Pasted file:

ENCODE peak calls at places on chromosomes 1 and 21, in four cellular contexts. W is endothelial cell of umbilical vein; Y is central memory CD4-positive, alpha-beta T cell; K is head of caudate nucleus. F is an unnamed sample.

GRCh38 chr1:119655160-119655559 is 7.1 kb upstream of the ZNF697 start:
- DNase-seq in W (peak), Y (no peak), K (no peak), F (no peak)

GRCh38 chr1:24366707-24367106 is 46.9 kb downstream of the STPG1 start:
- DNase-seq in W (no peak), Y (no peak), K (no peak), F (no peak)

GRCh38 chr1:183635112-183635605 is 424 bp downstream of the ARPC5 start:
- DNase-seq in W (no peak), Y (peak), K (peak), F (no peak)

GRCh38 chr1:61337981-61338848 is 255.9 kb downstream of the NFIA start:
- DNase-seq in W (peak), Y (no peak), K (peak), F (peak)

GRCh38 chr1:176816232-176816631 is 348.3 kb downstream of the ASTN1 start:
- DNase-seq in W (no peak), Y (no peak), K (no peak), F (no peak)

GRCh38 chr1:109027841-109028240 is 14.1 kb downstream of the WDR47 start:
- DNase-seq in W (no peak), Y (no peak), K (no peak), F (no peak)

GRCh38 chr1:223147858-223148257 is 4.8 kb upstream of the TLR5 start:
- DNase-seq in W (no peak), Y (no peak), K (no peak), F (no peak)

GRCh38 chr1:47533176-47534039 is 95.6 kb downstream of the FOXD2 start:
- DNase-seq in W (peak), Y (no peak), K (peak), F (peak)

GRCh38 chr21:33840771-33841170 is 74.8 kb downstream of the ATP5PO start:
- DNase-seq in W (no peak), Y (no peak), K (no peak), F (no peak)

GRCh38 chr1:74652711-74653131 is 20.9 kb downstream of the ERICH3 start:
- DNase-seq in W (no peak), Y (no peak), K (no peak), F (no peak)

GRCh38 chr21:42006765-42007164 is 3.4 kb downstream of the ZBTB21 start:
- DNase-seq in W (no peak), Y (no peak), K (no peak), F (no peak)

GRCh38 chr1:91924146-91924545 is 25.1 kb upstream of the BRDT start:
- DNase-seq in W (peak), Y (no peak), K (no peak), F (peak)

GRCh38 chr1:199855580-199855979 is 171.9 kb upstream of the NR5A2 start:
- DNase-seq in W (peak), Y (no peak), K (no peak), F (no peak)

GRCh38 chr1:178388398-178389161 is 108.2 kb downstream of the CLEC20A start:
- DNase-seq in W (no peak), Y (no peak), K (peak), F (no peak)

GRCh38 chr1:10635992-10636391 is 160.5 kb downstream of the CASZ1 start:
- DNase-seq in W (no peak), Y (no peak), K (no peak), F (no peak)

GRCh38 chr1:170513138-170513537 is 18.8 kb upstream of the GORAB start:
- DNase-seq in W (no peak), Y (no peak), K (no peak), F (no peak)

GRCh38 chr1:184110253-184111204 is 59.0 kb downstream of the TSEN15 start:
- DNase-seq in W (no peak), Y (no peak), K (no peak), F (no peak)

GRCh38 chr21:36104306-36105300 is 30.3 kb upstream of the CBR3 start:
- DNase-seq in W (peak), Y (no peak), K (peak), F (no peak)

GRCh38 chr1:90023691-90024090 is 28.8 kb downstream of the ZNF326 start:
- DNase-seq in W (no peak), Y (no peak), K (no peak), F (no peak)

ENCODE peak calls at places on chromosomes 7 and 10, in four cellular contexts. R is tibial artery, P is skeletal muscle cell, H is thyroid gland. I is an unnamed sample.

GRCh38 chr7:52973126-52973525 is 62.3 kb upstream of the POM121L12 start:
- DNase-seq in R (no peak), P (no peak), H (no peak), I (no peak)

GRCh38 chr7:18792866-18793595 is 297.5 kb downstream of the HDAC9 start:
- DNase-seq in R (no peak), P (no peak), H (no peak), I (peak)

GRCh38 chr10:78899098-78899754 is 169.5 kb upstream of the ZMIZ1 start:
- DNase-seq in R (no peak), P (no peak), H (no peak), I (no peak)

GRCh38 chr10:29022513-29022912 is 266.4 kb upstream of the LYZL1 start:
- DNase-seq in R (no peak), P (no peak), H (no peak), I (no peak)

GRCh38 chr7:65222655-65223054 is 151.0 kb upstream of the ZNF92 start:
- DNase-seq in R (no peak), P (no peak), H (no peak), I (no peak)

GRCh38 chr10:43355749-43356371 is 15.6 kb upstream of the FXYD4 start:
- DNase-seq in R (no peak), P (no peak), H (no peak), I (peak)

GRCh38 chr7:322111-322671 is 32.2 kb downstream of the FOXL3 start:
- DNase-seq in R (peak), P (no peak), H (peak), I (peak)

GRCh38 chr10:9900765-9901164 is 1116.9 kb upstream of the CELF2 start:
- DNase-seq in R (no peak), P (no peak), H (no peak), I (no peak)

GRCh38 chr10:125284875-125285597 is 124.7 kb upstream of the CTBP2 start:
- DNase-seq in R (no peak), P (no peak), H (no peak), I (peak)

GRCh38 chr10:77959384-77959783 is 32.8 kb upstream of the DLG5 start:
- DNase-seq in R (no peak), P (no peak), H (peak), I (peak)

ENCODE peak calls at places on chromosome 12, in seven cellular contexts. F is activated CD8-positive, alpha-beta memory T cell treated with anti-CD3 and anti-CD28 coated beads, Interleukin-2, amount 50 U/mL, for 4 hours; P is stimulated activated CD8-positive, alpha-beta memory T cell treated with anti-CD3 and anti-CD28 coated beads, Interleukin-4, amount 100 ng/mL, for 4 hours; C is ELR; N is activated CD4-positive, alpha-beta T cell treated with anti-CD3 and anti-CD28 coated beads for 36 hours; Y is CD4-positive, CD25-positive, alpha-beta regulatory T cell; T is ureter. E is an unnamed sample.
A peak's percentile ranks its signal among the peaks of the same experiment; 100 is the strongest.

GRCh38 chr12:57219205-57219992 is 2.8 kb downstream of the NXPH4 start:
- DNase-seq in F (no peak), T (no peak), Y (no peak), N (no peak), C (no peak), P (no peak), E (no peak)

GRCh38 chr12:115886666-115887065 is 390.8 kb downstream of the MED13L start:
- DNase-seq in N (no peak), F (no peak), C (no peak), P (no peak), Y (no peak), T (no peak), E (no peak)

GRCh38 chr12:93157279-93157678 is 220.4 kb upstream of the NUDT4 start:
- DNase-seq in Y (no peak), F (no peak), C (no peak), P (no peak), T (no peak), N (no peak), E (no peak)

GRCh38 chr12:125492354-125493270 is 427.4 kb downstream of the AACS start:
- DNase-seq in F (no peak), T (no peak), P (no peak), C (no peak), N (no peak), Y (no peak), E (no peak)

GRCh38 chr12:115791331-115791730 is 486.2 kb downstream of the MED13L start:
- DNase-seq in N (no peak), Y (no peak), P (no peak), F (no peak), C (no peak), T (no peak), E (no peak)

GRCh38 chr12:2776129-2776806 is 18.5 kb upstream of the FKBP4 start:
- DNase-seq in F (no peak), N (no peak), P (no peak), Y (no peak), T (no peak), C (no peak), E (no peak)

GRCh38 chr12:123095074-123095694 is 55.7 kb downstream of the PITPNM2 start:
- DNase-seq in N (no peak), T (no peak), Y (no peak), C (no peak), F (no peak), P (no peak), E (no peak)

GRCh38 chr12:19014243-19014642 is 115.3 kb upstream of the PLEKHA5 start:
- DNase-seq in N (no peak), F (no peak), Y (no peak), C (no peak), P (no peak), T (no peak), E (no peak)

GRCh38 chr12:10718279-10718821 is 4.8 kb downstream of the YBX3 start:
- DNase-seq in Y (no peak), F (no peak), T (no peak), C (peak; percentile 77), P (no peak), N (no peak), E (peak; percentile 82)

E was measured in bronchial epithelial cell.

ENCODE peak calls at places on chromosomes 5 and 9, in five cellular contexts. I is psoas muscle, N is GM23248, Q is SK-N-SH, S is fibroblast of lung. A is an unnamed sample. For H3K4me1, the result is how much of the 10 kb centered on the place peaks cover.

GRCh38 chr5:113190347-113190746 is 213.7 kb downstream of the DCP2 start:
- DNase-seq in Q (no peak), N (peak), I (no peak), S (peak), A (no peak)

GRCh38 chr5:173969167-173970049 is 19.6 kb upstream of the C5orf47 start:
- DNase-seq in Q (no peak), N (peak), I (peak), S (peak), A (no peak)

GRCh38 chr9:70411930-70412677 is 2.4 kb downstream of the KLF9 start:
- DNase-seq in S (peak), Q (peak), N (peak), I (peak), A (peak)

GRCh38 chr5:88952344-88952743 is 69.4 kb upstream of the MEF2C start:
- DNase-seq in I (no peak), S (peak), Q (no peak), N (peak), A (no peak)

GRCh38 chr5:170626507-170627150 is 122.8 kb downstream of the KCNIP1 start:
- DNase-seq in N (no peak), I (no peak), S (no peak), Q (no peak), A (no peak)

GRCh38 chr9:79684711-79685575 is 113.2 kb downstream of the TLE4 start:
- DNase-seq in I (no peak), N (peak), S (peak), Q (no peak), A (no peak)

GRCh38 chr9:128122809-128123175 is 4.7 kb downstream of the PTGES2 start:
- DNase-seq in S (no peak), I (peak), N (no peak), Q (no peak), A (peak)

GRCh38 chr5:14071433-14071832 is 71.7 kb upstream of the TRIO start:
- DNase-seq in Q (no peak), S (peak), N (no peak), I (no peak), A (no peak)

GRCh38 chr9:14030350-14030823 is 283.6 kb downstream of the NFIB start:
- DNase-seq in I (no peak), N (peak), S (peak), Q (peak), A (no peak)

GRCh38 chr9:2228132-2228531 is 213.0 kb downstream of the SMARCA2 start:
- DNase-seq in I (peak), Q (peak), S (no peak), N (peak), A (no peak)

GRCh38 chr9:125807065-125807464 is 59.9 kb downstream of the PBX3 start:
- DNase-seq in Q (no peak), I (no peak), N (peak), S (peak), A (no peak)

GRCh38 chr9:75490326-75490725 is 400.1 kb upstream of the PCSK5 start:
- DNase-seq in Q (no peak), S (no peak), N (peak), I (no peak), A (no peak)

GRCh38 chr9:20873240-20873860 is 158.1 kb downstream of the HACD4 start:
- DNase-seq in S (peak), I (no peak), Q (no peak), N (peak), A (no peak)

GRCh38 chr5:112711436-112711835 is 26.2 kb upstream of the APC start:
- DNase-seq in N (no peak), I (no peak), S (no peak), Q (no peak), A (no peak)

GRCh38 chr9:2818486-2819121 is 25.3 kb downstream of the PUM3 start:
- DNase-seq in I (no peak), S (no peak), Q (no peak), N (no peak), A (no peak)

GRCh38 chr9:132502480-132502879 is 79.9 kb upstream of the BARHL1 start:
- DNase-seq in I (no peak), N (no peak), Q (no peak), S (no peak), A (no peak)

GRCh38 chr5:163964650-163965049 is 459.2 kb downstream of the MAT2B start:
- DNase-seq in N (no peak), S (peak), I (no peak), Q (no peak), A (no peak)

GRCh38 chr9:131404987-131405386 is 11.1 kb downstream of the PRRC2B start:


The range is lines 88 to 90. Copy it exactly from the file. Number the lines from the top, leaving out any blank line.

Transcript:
- DNase-seq in S (peak), Q (peak), N (peak), I (peak), A (peak)

GRCh38 chr5:88952344-88952743 is 69.4 kb upstream of the MEF2C start:
- DNase-seq in I (no peak), S (peak), Q (no peak), N (peak), A (no peak)